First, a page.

Physicists resolve a paradox of quantum theory

Jan 14, 2009

University of Toronto quantum physicists Jeff Lundeen and Aephraim Steinberg have shown that Hardy's paradox, a proposal that has confounded physicists for over a decade, can be confirmed and ultimately resolved, a task which had seemingly been impossible to perform.

"For nearly a century, the widespread interpretation of quantum mechanics suggests that everything is uncertain until it is observed, and that observation inevitably alters reality," says Professor Steinberg. "However, in the 1990s, a technique known as 'interaction-free measurement' seemed to promise the ability to 'see without looking,' as a Scientific American article put it at the time. But when Lucien Hardy proposed that one could never reliably make inferences about past events which hadn't been directly observed, a paradox emerged which suggested that whenever one attempted to reason about the past in this way they would be led into error."

Over the course of nearly two years of work, Steinberg and then-student Jeff Lundeen, now a research associate at the National Research Council of Canada, built a complicated quantum optical experiment and developed new theoretical tools. In essence, they combined Hardy's Paradox with a new theory known as weak measurement proposed by Tel Aviv University physicist Yakir Aharonov, showing that in one sense, one can indeed talk about the past, resolving the paradox. Weak measurement is a tool whereby the presence of a detector is less than the level of uncertainty around what is being measured, so that there is an imperceptible impact on the experiment. "We found that all of the seemingly paradoxical conclusions in Hardy's Paradox can, in fact, be experimentally verified," says Steinberg, "but that the use of weak measurement removes the contradiction."

"Until recently, it seemed impossible to carry out Hardy's proposal in practice, let alone to confirm or resolve the paradox," he says. "We have finally been able to do so, and to apply Aharonov's methods to the problem, showing that there is a way, even in quantum mechanics, in which one can quite consistently discuss past events even after they are over and done. Weak measurement finds what is there without disturbing it."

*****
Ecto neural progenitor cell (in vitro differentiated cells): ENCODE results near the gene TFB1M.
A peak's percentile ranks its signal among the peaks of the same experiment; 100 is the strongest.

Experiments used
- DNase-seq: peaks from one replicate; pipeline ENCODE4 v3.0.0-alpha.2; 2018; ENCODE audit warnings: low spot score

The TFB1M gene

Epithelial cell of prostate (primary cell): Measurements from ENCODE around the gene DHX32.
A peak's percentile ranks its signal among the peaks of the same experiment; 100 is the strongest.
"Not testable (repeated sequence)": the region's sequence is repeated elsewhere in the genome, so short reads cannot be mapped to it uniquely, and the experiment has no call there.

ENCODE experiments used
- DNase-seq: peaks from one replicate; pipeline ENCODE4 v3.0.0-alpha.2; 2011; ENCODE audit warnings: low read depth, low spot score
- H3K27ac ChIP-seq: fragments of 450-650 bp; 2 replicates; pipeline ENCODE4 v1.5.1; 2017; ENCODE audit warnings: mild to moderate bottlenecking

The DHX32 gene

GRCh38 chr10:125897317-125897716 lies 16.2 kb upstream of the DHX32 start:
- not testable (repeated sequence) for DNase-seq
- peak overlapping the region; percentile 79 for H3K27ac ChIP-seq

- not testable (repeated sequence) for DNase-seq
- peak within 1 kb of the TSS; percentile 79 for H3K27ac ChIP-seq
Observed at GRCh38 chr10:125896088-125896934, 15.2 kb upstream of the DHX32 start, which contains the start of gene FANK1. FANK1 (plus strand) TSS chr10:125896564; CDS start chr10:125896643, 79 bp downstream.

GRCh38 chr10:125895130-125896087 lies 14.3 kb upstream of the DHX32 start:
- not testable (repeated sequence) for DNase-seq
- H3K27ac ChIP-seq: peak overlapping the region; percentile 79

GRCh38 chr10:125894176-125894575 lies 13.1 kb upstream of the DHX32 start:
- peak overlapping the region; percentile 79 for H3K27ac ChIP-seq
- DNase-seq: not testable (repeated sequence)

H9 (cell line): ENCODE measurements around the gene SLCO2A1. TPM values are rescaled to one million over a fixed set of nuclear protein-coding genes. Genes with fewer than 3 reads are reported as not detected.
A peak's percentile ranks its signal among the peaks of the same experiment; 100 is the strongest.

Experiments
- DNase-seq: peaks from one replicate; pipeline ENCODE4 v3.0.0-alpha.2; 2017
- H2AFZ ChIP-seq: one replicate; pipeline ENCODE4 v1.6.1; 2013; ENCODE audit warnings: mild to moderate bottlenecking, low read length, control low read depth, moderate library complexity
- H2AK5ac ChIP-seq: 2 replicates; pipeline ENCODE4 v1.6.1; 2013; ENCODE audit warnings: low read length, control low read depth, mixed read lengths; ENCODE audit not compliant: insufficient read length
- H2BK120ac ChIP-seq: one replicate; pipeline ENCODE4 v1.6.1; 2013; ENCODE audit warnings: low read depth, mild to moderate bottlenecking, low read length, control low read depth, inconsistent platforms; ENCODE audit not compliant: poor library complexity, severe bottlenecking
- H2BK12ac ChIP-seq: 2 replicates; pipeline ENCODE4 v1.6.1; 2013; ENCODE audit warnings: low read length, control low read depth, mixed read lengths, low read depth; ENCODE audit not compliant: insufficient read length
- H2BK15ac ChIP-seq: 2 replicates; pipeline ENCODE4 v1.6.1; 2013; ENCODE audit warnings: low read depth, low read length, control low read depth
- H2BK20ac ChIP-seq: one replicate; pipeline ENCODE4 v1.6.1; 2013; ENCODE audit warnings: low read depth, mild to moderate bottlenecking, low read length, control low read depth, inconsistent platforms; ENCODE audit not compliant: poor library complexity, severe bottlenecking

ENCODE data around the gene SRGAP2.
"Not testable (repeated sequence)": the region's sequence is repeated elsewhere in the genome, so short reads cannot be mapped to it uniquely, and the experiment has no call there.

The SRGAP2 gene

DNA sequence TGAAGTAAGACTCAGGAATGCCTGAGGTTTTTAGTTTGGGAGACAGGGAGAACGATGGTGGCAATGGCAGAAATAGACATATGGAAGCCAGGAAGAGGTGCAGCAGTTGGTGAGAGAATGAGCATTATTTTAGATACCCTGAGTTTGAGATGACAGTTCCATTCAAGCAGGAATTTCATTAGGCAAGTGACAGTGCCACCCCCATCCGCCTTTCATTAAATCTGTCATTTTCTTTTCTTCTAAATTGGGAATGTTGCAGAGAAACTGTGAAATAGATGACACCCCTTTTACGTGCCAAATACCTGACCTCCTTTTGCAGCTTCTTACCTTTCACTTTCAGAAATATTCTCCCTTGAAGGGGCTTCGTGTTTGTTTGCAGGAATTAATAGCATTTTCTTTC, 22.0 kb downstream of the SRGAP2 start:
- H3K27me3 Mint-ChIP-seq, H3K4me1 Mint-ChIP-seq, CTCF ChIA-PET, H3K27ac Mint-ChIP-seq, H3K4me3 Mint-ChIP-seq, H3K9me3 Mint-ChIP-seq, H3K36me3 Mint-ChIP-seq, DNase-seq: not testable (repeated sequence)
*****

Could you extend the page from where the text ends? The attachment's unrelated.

The findings are published online today in an article titled "Experimental Joint Weak Measurement on a Photon Pair as a Probe of Hardy's Paradox" in the January 16 issue of the Physical Review of Letters at link.aps.org/abstract/PRL/v102/e020404 .

Source: University of Toronto

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podizzle
3.5 / 5 (2) Jan 14, 2009
wow this time machine prototype is taking forever. (posted from the future with my weak measurement computer)
Pointedly
4.2 / 5 (6) Jan 14, 2009
Hey, podizzle. I thought I felt that I was being weakly measured...but I was uncertain.
el_gramador
not rated yet Jan 15, 2009
Okay guys enough with the puns, we don't want to hit another heisenberg.
Alexa
5 / 5 (1) Jan 24, 2009
By AWT the particles of reality are formed by nested density fluctuations of hypothetical particle field, so called an Aether. The measurement mean, the surface undulations of particles will get synchronized with those of observer (i.e. entangled), so that the relative component of mutual motion dissapears (collapse of wave function).

The weak measurement would mean, only undulations on certain level of nested density fluctuations will get synchronized.

For example, it's quite probable, if we succeede in particle localization by it's own gravity field at distance, such subtle observation wouldn't affect the actual particle spin or other basic properties at all, which would allow deterministic intepretation of quantum mechanics - at least up to certain level.

Was such explanation clear for you?

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